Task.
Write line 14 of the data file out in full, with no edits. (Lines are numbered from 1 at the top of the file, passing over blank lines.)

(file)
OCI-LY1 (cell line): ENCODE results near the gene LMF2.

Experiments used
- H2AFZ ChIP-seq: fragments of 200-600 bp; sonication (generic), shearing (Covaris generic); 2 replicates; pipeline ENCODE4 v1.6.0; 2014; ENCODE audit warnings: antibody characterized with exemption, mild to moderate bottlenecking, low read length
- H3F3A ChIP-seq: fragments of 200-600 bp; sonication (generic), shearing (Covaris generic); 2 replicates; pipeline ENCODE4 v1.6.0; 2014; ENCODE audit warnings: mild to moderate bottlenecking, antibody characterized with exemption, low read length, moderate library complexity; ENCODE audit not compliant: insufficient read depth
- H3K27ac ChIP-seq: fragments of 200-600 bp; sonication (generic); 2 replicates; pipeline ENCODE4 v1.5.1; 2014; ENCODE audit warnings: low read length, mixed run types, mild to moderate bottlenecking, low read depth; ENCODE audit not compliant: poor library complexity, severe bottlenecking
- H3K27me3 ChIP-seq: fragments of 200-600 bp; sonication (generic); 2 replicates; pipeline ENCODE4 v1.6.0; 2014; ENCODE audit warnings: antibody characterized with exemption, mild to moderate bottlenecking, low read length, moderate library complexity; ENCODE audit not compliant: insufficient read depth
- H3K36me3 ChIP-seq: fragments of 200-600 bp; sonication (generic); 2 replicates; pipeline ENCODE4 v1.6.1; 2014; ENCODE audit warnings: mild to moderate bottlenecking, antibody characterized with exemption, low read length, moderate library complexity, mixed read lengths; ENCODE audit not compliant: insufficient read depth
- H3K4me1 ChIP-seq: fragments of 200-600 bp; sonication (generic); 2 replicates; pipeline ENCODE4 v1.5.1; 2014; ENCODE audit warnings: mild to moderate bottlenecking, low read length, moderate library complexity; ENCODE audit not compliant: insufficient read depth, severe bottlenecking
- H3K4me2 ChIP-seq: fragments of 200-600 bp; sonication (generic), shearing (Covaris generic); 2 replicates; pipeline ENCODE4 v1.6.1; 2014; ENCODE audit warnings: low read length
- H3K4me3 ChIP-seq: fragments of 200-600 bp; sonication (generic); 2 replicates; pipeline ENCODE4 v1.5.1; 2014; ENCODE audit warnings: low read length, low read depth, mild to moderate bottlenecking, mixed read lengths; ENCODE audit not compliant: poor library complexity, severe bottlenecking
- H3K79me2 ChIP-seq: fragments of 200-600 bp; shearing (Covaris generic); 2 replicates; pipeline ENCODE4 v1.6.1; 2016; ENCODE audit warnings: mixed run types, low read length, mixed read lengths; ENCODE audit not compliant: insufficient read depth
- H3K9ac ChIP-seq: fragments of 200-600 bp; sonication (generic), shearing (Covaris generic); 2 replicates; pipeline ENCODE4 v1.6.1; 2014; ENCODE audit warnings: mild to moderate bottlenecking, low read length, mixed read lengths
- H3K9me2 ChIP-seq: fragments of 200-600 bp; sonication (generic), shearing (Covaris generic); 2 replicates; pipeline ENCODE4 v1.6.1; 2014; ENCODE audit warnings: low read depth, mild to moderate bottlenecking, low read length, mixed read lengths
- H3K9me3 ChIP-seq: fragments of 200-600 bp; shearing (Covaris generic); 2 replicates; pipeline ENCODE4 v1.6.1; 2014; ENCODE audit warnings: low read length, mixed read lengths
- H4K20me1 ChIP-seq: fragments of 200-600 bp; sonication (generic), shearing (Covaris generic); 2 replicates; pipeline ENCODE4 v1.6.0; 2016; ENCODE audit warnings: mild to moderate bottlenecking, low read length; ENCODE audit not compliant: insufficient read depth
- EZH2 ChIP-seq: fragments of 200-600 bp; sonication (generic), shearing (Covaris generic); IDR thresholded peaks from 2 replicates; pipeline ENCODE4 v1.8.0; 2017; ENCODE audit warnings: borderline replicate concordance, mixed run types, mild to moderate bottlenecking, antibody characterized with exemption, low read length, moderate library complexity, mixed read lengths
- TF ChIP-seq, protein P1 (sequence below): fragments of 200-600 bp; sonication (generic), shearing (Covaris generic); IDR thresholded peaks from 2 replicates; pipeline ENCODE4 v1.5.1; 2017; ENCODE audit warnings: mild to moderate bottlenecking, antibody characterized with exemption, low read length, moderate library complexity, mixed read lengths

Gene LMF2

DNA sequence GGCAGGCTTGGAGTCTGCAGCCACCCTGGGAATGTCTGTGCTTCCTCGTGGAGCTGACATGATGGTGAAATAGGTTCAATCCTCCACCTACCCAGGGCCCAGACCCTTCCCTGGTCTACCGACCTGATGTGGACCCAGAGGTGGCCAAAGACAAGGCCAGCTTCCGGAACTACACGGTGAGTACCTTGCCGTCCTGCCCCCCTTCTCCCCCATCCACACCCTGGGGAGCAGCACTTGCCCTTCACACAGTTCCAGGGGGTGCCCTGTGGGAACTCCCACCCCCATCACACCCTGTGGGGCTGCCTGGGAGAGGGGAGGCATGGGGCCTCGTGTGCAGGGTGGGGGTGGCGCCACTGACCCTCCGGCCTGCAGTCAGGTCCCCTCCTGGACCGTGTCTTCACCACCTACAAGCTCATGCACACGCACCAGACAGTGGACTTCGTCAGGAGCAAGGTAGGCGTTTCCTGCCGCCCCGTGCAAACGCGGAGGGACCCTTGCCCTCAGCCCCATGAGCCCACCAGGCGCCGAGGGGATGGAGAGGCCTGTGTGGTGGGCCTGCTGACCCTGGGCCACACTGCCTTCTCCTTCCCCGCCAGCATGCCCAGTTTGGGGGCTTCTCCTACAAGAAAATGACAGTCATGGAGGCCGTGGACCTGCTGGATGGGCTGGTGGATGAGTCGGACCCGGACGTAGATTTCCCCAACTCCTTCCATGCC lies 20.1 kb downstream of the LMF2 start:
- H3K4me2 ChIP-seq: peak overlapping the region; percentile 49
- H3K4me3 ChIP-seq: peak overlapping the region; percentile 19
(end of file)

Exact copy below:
- H3K9me3 ChIP-seq: fragments of 200-600 bp; shearing (Covaris generic); 2 replicates; pipeline ENCODE4 v1.6.1; 2014; ENCODE audit warnings: low read length, mixed read lengths